Cambodia -Part 6(?) – a capital idea
Leaving Siem Reap is hard. It’s a lovely place and, even ignoring Angkor and its treasures, it’s my kind of place. Just the right size, friendly and a big KFC!.
We come to a bridge dating from the Angkor period. It’s in a picturesque setting in a small town but the river that runs beneath it is a dodgy browny -green colour. I don’t know if there are any fish in there because I simply can’t see in its murky depths.
The bridge seems to be in good shape but I don’t know how heavily restored it is. What I do know is that, at one end there is a multi headed Naja statue under which a little Chinese lad is being forced to pose by his inanely grinning parents. The lad is of a sensitive disposition and they insist on seating him beside a tray upon which reposes a severed pigs head!. Everytime he sits down he accidentally bumps the tray and the pigs head slides towards him whereupon he gives a bleat of terror and tries to leave the scene only to be dragged back again!.
The village is very much of the crafty type with some very fine furniture on display but it looks incredibly heavy and I wonder who buys it and how it’s transported to its destination. I certainly wouldn’t want to be carrying it about and trying to move it if I’d set it down in the wrong place.
Cambodia passes by in a blur of rice fields and greenery. It’s wonderfully pleasant. A green and pleasant land if you will. It’s very peaceful and people move with a purpose as if they’ve got somewhere to go and something to do. It’s all rather lovely.
Lunch is taken in the middle of nowhere. Seriously I have no idea where am I bar that it seems to be a hotel miles from anywhere. It’s called the Sambor Village and, again, sorry, it’s really rather lovely!. It has a shallow inviting pool and a number of small chalets dotted around flower enriched gardens. It’s all a bit idyllic.
Lunch is very good. Pumpkin soup (and I dislike pumpkin) of passable quality followed by meat, two veg and mashed potato!. Yes, mash. Makes a change from the obligatory rice. Dessert is fruit. Melon I think, of various varieties and some pineapple.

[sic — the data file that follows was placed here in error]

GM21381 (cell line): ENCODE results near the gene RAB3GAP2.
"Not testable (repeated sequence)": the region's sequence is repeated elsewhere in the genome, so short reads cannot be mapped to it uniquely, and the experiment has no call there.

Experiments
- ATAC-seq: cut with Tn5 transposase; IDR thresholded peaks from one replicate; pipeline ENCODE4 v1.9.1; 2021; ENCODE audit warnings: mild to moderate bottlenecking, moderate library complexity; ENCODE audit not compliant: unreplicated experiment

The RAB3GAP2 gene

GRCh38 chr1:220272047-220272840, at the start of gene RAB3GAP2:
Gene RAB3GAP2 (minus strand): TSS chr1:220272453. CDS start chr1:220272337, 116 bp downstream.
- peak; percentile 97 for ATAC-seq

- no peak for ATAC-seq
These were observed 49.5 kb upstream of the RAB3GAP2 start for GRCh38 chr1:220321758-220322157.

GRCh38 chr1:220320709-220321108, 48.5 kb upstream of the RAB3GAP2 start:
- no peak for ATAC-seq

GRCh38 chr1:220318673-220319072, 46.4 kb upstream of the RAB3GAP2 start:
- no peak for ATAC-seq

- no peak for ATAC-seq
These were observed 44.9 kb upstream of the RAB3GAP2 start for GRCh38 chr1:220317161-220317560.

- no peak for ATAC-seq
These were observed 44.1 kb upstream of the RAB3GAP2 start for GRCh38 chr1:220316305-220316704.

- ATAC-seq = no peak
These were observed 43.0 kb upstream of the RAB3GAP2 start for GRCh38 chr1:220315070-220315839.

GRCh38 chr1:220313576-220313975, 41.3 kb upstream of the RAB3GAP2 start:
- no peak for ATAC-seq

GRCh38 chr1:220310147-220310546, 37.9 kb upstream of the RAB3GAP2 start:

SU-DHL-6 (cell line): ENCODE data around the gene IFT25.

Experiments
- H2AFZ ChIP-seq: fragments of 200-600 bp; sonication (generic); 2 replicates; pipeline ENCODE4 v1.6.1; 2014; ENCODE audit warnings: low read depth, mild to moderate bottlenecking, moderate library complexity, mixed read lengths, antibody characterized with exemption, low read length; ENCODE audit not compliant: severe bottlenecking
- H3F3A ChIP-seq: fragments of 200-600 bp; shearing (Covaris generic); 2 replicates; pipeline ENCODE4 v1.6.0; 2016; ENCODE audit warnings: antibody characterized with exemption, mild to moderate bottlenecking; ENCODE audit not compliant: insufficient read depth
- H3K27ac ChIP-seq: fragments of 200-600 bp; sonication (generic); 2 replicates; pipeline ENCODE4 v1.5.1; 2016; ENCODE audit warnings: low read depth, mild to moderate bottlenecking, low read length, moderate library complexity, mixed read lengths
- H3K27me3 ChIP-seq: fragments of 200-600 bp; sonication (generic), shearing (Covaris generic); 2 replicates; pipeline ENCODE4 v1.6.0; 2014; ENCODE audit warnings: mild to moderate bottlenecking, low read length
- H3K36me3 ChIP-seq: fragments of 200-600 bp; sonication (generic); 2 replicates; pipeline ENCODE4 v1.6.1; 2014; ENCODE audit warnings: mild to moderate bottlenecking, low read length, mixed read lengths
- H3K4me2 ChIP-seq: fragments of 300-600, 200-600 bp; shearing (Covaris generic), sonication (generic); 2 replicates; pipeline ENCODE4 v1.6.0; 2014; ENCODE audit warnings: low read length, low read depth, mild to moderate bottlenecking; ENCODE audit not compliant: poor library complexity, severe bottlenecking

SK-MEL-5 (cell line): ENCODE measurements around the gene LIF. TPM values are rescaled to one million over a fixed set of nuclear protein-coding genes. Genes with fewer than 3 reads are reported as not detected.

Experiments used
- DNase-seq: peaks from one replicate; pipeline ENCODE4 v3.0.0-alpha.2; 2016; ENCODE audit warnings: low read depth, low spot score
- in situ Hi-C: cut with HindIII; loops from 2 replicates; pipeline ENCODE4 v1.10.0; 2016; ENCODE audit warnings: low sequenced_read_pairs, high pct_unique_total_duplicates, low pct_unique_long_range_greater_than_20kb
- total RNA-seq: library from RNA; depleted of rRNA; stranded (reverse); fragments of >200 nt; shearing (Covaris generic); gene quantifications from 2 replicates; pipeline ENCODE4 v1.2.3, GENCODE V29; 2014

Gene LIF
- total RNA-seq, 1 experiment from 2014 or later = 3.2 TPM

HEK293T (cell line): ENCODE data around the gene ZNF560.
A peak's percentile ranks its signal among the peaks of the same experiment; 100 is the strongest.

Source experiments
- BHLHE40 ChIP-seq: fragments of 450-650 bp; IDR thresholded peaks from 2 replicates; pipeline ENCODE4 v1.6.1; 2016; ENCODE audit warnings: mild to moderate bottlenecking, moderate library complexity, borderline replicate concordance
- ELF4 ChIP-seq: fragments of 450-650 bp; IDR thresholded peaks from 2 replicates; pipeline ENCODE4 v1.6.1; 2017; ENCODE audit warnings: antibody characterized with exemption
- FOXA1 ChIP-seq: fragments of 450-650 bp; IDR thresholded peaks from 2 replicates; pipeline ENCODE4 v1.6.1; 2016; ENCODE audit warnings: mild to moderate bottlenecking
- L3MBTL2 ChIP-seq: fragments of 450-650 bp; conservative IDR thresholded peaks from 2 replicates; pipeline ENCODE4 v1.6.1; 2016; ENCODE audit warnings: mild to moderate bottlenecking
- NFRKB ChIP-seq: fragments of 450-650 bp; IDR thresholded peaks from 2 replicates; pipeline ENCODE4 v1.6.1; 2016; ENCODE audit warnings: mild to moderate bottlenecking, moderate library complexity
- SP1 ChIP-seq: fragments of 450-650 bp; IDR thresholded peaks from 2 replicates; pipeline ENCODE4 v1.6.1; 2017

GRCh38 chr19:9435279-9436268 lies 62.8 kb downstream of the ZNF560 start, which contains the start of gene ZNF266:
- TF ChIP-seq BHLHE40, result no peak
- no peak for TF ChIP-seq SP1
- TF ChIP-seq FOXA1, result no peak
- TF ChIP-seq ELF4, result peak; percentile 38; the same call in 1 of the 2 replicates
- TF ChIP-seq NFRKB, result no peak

As we are talking about food we should mention the fried spiders of Skuon!. Tarantulas are widely eaten in Cambodia and we make a roadside stop to take a closer look at the delicacies on offer. Our guide warns us against eating anything because some of the offerings look somewhat the worse for wear and we don’t know how fresh they are. To be honest the spiders look a bit inoffensive, not the huge hairy beasts of myth. There are also a variety of insects and bugs of differing sizes and calorific content but I pass as my guide suggests. I do note however, that he munches happily on a bug or two. If he’s sick tomorrow then we all know why!.
We arrive in Phnom Penh to find our hotel is situated right opposite the US Embassy. I could have strung up a zip line and been across in a few seconds. From our vantage point we are able to watch people coming and going and moped crashes with alarming regularity as we seem to be right on top of one of Phnom Penhs accident hotspots. They don’t crash into each other, they just slide around the corner and then tip over throwing driver and passenger into the road. Nobody stops to help, they just get up, brush themselves down and set off again.
And it’s back to food again. Descending to dinner we find juicy rib eye steaks, garlic mash, broccoli, sticky, gooey spare ribs and a barrel load of chocolate Italian ice cream!!. And it’s all mine. God that meal was so good it makes me salivate just thinking about it.
Our day ends with drinks in the bar (make mind a coke), a good chill session with convivial travelling companions and the embarrassing sight of our English tour leader walking out of the bar and refusing to settle his bill because the Cambodian waitress whose English is absolutely fine, is belittled in a “I can’t understand what you’re saying” way. A deeply shameful act which we can only partially redeem by settling the bill with a generous tip.
Some people eh ?.